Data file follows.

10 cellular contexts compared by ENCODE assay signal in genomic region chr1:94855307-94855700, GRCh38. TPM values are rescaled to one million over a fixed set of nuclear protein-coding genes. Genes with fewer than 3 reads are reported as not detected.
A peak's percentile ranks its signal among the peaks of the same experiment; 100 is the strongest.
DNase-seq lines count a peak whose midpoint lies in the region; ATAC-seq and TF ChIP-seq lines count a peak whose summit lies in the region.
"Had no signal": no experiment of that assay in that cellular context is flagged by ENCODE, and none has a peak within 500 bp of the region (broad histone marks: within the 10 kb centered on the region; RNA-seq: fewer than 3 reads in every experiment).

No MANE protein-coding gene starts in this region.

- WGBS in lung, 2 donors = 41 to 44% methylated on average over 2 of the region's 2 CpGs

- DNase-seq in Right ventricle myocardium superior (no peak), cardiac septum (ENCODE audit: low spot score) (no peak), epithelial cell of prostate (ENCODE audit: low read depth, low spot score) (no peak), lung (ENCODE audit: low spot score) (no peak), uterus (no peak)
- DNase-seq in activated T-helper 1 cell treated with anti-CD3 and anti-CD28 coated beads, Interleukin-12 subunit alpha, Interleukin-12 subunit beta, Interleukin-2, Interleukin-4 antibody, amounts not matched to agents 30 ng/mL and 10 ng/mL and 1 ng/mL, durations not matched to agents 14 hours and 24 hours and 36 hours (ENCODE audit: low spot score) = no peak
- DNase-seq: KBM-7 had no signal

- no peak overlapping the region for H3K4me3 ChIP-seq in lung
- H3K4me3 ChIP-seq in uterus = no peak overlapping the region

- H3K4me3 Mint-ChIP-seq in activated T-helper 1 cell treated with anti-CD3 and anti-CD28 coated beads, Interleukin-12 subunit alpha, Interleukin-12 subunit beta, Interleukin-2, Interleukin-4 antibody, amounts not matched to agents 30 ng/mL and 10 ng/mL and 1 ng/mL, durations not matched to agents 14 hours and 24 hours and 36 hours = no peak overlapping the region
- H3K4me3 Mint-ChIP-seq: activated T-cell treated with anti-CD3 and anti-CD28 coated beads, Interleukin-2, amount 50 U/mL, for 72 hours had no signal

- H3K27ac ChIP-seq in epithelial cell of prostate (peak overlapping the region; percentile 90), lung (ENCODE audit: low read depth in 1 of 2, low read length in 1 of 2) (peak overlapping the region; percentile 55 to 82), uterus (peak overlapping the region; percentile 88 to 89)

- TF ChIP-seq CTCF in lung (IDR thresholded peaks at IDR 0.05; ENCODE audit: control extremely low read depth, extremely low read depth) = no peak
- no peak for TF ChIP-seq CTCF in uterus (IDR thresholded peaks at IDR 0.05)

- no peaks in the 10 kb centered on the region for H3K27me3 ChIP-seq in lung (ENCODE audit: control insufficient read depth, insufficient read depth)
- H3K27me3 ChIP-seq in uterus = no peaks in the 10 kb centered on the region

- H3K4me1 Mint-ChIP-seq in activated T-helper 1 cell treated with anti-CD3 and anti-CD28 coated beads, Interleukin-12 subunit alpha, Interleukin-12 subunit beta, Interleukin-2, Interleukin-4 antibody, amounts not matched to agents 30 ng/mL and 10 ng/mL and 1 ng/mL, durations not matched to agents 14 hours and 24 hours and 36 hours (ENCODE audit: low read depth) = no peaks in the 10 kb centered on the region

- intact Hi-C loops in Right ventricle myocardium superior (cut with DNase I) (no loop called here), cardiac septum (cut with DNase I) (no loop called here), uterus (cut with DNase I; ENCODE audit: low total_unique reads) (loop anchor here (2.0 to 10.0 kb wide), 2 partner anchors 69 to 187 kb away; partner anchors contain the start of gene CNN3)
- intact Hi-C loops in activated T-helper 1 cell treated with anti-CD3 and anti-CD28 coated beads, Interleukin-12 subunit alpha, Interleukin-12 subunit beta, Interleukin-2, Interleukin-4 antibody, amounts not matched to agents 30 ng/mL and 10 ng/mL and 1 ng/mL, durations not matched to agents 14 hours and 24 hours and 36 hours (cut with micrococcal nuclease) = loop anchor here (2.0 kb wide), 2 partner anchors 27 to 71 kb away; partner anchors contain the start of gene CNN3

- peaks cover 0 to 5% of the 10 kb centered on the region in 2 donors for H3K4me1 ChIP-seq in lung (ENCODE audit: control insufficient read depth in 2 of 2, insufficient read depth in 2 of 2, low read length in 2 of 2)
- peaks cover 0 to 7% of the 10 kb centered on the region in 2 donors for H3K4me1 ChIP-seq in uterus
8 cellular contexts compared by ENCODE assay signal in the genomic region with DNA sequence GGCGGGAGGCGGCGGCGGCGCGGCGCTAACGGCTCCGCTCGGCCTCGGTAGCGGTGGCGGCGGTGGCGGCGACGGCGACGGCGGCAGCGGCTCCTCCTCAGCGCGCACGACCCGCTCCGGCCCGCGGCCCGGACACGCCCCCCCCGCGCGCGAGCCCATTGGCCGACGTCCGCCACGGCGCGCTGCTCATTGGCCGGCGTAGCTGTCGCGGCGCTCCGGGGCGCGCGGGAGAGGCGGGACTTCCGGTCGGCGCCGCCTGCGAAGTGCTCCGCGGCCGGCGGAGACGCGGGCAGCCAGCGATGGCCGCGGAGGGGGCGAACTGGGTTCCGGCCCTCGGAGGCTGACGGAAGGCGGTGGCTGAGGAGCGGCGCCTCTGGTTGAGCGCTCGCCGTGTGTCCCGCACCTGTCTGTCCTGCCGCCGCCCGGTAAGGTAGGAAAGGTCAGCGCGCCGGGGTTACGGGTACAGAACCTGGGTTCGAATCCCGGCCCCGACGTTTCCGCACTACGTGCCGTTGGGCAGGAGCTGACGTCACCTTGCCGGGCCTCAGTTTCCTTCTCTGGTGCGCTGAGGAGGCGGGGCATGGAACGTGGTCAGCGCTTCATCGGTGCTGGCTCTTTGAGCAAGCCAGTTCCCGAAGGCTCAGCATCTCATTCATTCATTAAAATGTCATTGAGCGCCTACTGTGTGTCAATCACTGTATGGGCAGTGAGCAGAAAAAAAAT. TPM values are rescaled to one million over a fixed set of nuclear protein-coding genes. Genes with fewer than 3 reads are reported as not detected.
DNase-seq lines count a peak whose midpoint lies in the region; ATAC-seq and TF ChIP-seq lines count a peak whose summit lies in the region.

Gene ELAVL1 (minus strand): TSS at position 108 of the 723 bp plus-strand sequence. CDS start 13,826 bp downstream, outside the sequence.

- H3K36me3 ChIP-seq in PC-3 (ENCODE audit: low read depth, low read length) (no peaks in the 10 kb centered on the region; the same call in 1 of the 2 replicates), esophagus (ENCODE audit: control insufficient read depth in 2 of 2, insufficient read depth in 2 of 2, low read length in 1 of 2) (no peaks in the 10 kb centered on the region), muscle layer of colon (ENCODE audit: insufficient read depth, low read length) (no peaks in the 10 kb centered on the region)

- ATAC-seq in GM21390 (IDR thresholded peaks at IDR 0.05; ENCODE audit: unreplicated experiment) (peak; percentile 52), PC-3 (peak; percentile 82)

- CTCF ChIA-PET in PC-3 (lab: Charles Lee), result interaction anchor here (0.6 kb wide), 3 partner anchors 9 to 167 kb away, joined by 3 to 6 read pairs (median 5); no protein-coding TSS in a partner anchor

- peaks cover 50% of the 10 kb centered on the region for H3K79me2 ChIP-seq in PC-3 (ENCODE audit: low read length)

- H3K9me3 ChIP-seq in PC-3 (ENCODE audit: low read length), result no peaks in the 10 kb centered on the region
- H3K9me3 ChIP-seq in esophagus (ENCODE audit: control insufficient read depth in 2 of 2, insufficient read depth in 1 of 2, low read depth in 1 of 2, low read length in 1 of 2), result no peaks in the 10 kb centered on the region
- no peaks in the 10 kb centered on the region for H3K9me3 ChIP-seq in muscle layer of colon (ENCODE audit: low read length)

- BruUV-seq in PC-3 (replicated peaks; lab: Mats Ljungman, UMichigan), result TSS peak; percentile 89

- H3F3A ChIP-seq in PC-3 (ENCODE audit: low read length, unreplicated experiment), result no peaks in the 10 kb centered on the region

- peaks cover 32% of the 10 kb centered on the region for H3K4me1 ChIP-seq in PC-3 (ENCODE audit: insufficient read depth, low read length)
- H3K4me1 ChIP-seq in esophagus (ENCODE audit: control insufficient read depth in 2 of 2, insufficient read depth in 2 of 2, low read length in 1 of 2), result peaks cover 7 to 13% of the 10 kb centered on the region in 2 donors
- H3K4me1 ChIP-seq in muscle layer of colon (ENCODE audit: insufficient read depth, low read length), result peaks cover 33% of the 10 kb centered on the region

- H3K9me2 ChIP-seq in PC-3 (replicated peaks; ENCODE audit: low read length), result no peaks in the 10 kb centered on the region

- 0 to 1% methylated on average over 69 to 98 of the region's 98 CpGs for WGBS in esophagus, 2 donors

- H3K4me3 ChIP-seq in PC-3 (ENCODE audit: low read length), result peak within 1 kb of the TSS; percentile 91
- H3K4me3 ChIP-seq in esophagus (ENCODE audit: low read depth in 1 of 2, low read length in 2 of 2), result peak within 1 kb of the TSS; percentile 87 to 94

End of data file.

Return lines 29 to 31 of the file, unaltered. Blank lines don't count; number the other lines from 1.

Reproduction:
- CTCF ChIA-PET in PC-3 (lab: Charles Lee), result interaction anchor here (0.6 kb wide), 3 partner anchors 9 to 167 kb away, joined by 3 to 6 read pairs (median 5); no protein-coding TSS in a partner anchor

- peaks cover 50% of the 10 kb centered on the region for H3K79me2 ChIP-seq in PC-3 (ENCODE audit: low read length)

- H3K9me3 ChIP-seq in PC-3 (ENCODE audit: low read length), result no peaks in the 10 kb centered on the region